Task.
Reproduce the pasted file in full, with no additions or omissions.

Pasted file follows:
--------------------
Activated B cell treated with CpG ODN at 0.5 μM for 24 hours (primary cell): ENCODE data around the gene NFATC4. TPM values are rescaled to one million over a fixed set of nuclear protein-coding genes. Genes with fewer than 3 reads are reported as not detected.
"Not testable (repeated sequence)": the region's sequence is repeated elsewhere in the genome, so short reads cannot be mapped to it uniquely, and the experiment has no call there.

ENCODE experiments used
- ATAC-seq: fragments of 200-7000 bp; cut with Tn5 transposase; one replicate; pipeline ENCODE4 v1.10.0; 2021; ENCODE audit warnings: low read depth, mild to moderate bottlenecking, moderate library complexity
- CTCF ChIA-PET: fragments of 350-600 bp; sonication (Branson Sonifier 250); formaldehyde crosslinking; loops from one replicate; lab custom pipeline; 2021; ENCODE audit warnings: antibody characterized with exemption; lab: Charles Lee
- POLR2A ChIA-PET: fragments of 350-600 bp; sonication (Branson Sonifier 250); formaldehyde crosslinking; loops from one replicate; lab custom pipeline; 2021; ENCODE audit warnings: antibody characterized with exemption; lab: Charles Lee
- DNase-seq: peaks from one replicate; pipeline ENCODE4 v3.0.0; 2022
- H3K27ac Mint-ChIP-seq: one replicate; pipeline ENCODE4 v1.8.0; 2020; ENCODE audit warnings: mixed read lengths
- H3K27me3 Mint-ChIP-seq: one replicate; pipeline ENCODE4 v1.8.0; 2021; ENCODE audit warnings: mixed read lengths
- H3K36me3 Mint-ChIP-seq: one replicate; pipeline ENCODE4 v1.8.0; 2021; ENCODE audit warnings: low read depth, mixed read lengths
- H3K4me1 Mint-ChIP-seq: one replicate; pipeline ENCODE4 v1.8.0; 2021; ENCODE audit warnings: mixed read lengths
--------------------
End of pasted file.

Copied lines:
Activated B cell treated with CpG ODN at 0.5 μM for 24 hours (primary cell): ENCODE data around the gene NFATC4. TPM values are rescaled to one million over a fixed set of nuclear protein-coding genes. Genes with fewer than 3 reads are reported as not detected.
"Not testable (repeated sequence)": the region's sequence is repeated elsewhere in the genome, so short reads cannot be mapped to it uniquely, and the experiment has no call there.

ENCODE experiments used
- ATAC-seq: fragments of 200-7000 bp; cut with Tn5 transposase; one replicate; pipeline ENCODE4 v1.10.0; 2021; ENCODE audit warnings: low read depth, mild to moderate bottlenecking, moderate library complexity
- CTCF ChIA-PET: fragments of 350-600 bp; sonication (Branson Sonifier 250); formaldehyde crosslinking; loops from one replicate; lab custom pipeline; 2021; ENCODE audit warnings: antibody characterized with exemption; lab: Charles Lee
- POLR2A ChIA-PET: fragments of 350-600 bp; sonication (Branson Sonifier 250); formaldehyde crosslinking; loops from one replicate; lab custom pipeline; 2021; ENCODE audit warnings: antibody characterized with exemption; lab: Charles Lee
- DNase-seq: peaks from one replicate; pipeline ENCODE4 v3.0.0; 2022
- H3K27ac Mint-ChIP-seq: one replicate; pipeline ENCODE4 v1.8.0; 2020; ENCODE audit warnings: mixed read lengths
- H3K27me3 Mint-ChIP-seq: one replicate; pipeline ENCODE4 v1.8.0; 2021; ENCODE audit warnings: mixed read lengths
- H3K36me3 Mint-ChIP-seq: one replicate; pipeline ENCODE4 v1.8.0; 2021; ENCODE audit warnings: low read depth, mixed read lengths
- H3K4me1 Mint-ChIP-seq: one replicate; pipeline ENCODE4 v1.8.0; 2021; ENCODE audit warnings: mixed read lengths